US Senator Bernie Sanders has suspended his presidential campaign, making former vice president Joe Biden the presumptive nominee to face President Donald Trump in November's election.

"The path toward victory is virtually impossible," Mr Sanders said in a live speech streamed to supporters.

"I have concluded that this battle for the Democratic nomination will not be successful. And so today, I am announcing the suspension of my campaign."

The 78-year-old, from Vermont, a democratic socialist whose progressive agenda pulled the party sharply to the left, shot into an early lead in the Democratic race.

But he faded quickly after losing South Carolina in late February as moderate Democrats consolidated their support behind Mr Biden.

The departure of Mr Sanders, the last remaining rival to Mr Biden, sets up a race between the 77-year-old former vice president and Mr Trump, 73, who is seeking a second four-year term in office.

The decision comes as the US grapples with a coronavirus outbreak that upended the nominating schedule, with some primaries postponed and others up in the air.

Mr Sanders, who also mounted an unexpectedly strong challenge in 2016 to eventual Democratic nominee Hillary Clinton, had been under pressure to halt his campaign after Mr Biden won resounding victories in primary contests on 17 March in Florida, Arizona and Illinois.

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Some allies had encouraged Mr Sanders to stay in the race to further influence Mr Biden's policy positions.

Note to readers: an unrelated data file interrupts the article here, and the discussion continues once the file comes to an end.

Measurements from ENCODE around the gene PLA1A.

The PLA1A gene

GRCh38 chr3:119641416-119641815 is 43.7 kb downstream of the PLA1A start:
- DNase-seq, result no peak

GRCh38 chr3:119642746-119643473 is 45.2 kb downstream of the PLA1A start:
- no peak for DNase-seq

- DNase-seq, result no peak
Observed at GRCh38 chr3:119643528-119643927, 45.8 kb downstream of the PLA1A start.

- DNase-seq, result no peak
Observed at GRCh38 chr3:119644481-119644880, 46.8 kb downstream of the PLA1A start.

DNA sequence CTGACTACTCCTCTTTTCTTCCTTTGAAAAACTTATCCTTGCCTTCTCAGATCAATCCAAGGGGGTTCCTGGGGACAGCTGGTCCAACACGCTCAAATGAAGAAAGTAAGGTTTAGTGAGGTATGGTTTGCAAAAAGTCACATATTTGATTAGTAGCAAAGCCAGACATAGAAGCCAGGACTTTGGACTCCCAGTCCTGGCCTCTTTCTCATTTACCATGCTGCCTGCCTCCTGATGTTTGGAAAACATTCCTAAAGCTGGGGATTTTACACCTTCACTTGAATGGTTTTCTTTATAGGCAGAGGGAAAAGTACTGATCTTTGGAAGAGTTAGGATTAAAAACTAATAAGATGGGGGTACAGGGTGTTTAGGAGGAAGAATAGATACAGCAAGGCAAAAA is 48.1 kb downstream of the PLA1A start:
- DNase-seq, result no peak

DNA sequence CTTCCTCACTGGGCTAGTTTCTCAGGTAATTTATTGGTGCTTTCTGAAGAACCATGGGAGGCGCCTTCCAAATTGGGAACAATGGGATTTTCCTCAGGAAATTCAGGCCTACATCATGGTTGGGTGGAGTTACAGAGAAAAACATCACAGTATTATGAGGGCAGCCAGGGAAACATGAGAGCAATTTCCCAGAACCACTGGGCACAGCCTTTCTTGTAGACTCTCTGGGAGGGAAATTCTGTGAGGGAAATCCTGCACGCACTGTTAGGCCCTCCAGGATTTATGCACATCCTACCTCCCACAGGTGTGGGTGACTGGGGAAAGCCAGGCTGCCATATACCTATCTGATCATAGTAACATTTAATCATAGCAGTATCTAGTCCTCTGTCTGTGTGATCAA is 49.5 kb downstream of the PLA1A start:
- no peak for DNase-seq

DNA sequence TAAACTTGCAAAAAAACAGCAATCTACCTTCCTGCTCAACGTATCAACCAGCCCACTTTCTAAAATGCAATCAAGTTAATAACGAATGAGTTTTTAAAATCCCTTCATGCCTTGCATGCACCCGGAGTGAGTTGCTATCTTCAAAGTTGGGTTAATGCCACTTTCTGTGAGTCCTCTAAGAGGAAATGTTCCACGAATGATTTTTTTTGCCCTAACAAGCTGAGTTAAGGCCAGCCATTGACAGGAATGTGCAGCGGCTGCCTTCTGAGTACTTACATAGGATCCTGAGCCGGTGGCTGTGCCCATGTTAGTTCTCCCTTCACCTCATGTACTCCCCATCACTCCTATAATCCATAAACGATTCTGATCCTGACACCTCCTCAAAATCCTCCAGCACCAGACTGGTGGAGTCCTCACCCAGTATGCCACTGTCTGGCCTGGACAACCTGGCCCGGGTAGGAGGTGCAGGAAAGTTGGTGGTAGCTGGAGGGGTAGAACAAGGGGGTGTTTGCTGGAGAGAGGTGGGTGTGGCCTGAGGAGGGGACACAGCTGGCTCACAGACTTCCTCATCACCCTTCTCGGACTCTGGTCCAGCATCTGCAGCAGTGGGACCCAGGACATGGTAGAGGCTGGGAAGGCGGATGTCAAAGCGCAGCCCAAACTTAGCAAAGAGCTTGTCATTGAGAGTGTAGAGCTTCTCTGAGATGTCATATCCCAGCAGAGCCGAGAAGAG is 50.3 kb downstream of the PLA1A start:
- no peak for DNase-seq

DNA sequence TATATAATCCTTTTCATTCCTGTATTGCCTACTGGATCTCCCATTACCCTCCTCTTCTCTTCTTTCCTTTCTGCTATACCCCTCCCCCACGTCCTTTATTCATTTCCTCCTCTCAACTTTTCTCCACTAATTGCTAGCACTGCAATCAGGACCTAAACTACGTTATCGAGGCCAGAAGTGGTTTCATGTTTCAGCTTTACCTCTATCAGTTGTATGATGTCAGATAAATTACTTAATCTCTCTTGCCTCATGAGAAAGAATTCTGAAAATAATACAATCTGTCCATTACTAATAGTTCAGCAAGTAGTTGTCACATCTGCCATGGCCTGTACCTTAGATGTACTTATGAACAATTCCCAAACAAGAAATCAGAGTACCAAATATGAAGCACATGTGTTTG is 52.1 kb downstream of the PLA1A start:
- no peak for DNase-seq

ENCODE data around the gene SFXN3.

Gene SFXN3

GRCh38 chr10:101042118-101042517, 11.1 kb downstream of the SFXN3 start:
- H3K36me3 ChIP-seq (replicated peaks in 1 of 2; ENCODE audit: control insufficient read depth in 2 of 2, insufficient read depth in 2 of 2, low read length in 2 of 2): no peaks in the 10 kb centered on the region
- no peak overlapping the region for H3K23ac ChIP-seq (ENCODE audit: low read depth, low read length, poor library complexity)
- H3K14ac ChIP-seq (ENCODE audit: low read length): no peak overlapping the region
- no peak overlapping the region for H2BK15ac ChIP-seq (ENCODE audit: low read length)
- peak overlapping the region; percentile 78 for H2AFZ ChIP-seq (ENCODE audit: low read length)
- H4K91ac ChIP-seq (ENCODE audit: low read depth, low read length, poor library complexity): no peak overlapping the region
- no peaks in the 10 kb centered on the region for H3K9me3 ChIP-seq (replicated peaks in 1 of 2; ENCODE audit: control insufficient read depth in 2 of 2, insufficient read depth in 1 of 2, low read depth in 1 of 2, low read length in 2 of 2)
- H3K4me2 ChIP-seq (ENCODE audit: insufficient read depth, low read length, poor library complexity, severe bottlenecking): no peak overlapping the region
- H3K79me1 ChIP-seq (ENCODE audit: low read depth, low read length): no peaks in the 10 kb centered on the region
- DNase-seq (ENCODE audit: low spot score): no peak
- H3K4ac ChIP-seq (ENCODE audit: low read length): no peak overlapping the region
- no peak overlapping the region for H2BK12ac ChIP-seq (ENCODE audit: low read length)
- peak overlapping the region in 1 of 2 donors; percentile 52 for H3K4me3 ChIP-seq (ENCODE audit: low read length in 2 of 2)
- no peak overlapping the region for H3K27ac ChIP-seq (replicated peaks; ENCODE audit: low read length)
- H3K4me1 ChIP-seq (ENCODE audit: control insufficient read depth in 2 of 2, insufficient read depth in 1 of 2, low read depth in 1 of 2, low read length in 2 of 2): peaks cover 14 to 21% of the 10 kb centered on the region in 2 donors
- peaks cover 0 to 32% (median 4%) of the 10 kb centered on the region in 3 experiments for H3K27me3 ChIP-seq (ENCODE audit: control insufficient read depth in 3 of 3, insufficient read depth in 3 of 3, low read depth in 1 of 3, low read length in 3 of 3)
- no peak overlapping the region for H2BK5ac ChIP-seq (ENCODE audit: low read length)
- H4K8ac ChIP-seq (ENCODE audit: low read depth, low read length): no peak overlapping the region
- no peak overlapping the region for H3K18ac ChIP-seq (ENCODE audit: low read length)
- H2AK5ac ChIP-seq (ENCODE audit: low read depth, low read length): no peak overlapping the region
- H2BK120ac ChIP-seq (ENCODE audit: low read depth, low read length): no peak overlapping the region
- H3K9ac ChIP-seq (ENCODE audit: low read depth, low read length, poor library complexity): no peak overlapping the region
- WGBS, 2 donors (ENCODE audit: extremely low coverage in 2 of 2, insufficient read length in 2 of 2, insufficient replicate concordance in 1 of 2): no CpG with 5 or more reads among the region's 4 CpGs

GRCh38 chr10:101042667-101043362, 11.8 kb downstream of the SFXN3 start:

But the coronavirus crisis shifted public focus away from the campaign and, with all rallies cancelled, Mr Sanders had little opportunity to get his message across.

Mr Biden tweeted his thanks to Mr Sanders, hailing him as "a good man, a great leader, and one of the most powerful voices for change in our country."

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President Trump, who has courted Mr Sanders supporters and said the senator was treated unfairly by the Democratic Party, reacted quickly on Twitter.

"This ended just like the Democrats & the DNC wanted, same as the Crooked Hillary fiasco. The Bernie people should come to the Republican Party, TRADE!," Mr Trump wrote.

Many of Mr Sanders' policy positions have become part of the mainstream Democratic Party debate, including his Medicare for All proposal that would create a government-run healthcare system to replace the current blend of private medical insurance and public programmes.

He also advocated a $15 minimum wage, tuition-free public colleges and higher taxes on the wealthy.

"Our movement has won the ideological struggle in so-called red states, blue states, and purple states," Mr Sanders said.